Robert and Cortney Novogratz have designed homes, hotels, and furniture. They've done TV shows, written books, and product collaborations — and have even launched their own e-commerce platform. Now, the latest project by Cortney is a very personal one: Cortney's Collection, a line of feminine, midcentury-inspired furniture. For this launch, the selection will feature living room and bedroom essentials.
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"As a designer living in New York City, the collection and colors were inspired by how I would design my own home," Cortney said in a statement. "These pieces are from my home to yours."
There are three capsules within the collection, each inspired by a New York neighborhood: Uptown, Downtown, and the Village. While some statement pieces feature the bright colors and busy patterns that the Novogratz design name is synonymous with, others are more neutral and work well as furniture staples.
Many of the pieces work in multipurpose spaces — as a mom of seven, Cortney certainly understands the importance of functionality.
"This collection is a true representation of my life and what inspires me," said Cortney. "Each piece was created thinking about how families use their spaces and adding little bonuses that I know everyone would appreciate."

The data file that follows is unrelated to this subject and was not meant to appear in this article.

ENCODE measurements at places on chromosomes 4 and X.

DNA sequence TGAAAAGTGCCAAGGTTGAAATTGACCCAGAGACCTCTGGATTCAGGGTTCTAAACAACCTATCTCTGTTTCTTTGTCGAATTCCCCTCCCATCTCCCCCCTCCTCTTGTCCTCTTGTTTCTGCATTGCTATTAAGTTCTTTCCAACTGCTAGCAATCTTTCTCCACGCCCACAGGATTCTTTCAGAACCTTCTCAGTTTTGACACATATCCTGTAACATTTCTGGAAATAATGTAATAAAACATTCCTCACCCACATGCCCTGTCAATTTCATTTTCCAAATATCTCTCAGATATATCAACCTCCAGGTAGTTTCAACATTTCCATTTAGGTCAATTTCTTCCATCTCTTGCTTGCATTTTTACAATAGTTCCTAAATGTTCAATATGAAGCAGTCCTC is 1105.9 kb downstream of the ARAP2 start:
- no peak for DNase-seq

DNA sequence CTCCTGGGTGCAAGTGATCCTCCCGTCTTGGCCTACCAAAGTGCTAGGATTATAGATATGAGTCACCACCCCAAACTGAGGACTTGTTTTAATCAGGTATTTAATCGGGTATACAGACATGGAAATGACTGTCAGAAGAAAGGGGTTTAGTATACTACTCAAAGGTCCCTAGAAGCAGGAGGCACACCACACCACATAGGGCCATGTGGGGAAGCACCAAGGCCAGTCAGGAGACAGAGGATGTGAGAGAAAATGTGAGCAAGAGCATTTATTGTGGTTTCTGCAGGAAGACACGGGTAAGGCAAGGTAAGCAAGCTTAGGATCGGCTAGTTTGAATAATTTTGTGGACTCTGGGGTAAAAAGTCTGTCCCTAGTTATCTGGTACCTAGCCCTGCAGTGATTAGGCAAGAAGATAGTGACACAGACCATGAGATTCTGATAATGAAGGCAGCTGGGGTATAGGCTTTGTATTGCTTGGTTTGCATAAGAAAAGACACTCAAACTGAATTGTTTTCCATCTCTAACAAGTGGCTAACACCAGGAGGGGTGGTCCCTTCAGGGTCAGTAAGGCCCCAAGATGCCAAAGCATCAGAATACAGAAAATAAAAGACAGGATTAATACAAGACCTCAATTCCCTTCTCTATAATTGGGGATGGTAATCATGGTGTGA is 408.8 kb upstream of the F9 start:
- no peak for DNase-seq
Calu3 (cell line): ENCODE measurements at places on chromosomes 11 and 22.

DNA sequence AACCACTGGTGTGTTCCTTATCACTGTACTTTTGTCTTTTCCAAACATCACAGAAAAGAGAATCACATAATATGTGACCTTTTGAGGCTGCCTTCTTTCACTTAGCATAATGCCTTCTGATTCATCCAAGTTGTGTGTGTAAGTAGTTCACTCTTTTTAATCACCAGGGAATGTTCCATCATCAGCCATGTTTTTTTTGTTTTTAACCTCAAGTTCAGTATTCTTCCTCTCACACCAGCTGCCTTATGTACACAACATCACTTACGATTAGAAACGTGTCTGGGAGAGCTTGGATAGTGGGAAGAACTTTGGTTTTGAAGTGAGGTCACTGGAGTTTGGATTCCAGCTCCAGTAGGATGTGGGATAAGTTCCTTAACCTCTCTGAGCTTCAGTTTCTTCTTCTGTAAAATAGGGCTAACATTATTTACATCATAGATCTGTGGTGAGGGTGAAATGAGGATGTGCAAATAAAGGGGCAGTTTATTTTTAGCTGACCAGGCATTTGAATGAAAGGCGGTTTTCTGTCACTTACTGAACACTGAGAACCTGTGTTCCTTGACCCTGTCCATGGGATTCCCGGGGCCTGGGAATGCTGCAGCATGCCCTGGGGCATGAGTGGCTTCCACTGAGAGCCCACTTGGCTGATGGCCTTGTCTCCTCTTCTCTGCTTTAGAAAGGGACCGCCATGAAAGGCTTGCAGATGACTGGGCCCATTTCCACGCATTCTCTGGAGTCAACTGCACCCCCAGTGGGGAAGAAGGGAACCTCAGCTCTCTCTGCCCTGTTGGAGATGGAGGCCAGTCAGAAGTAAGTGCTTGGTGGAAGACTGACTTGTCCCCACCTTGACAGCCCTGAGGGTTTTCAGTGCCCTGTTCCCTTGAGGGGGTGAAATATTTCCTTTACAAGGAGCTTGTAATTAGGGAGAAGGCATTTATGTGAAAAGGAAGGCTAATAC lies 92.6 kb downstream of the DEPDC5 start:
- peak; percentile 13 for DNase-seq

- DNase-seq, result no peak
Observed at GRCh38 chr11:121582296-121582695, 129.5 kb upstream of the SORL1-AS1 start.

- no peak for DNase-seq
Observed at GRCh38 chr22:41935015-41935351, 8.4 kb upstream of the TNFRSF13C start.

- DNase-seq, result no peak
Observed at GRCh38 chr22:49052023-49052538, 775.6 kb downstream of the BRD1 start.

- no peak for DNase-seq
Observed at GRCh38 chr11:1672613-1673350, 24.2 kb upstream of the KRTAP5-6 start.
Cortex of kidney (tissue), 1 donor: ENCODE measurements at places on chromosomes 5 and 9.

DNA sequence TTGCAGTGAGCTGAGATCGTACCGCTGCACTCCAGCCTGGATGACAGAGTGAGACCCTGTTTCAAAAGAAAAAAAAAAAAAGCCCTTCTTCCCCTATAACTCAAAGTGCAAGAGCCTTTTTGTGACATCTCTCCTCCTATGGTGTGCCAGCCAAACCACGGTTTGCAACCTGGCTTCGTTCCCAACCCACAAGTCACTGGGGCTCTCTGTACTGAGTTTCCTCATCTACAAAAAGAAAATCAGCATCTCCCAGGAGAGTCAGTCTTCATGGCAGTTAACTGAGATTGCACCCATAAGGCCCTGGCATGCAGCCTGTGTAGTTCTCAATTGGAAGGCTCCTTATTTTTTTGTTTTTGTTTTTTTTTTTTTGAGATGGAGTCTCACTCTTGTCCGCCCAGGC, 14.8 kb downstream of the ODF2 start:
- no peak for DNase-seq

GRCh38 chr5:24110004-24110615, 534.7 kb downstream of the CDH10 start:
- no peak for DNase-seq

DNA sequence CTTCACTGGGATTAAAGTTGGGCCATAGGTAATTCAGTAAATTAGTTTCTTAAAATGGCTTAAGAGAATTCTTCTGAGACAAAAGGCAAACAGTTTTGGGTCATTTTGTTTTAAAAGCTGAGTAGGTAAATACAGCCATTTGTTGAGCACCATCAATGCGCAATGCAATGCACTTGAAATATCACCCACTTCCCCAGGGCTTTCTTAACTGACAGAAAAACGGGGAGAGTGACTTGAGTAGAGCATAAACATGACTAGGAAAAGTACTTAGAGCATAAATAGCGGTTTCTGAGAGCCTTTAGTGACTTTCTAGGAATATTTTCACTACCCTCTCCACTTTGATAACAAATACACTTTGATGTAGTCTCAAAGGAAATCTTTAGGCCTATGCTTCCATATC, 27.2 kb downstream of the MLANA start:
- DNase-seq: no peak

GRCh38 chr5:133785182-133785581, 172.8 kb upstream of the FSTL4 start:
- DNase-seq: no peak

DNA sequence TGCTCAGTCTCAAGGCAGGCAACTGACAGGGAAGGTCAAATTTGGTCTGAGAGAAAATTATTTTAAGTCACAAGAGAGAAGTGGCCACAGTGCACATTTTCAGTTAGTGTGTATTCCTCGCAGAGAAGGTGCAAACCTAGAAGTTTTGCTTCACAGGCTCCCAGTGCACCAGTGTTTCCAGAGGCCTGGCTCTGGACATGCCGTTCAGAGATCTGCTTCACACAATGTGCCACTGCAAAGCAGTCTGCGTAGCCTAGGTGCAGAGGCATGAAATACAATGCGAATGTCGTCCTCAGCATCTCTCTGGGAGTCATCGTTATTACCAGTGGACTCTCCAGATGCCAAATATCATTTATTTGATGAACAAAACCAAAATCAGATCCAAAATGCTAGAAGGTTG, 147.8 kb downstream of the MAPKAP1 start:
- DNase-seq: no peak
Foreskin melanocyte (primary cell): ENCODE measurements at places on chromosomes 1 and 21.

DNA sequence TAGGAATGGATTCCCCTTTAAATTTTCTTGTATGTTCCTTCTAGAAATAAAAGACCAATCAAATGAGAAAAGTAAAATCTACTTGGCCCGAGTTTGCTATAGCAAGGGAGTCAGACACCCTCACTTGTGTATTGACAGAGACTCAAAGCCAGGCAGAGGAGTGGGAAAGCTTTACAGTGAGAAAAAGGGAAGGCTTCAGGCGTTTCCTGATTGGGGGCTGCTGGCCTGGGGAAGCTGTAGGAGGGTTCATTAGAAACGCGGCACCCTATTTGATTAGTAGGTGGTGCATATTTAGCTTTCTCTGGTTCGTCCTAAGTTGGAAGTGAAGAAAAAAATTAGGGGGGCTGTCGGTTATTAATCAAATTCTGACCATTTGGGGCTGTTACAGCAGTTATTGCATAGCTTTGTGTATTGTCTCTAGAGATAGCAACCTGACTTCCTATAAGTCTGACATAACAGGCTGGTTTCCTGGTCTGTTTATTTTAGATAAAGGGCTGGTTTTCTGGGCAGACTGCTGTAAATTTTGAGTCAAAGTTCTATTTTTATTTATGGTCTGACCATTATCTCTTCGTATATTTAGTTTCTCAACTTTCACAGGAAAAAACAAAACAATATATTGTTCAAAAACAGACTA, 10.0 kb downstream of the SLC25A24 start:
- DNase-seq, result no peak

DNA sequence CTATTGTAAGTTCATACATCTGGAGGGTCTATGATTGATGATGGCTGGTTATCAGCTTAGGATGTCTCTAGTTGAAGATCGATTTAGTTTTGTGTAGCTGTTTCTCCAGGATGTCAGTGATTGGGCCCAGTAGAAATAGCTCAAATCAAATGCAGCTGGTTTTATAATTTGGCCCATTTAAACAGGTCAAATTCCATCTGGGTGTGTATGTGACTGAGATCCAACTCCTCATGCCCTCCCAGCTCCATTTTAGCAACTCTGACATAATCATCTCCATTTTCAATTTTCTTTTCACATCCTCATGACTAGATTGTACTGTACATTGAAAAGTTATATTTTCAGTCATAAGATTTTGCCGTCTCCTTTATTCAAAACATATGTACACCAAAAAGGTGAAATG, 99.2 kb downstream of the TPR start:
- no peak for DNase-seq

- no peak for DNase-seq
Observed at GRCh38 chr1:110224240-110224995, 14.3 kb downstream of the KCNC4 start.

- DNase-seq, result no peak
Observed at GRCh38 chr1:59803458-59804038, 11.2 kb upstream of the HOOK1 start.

Cortney's Collection will make its debut at High Point Market this month, but it will soon be available for purchase in stores — and potentially online at a later date.
You can get a sneak peek at all of the pieces now at the Cortney's Collection website. And if you happen to be in High Point for the show, you can make an appointment via the website to see the collection in person!
Stefanie is a New York–based writer and editor. She has served on the editorial staffs of Architectural Digest, ARTnews, and Oyster.com, a TripAdvisor company, before setting out on her own as a freelancer. Her beats include architecture, design, art, travel, science, and history, and her words have appeared in Architectural Digest, Condé Nast Traveler, Popular Science, Mental Floss, Galerie, Jetsetter, and History.com, among others. In another life, she'd be a real estate broker since she loves searching for apartments and homes.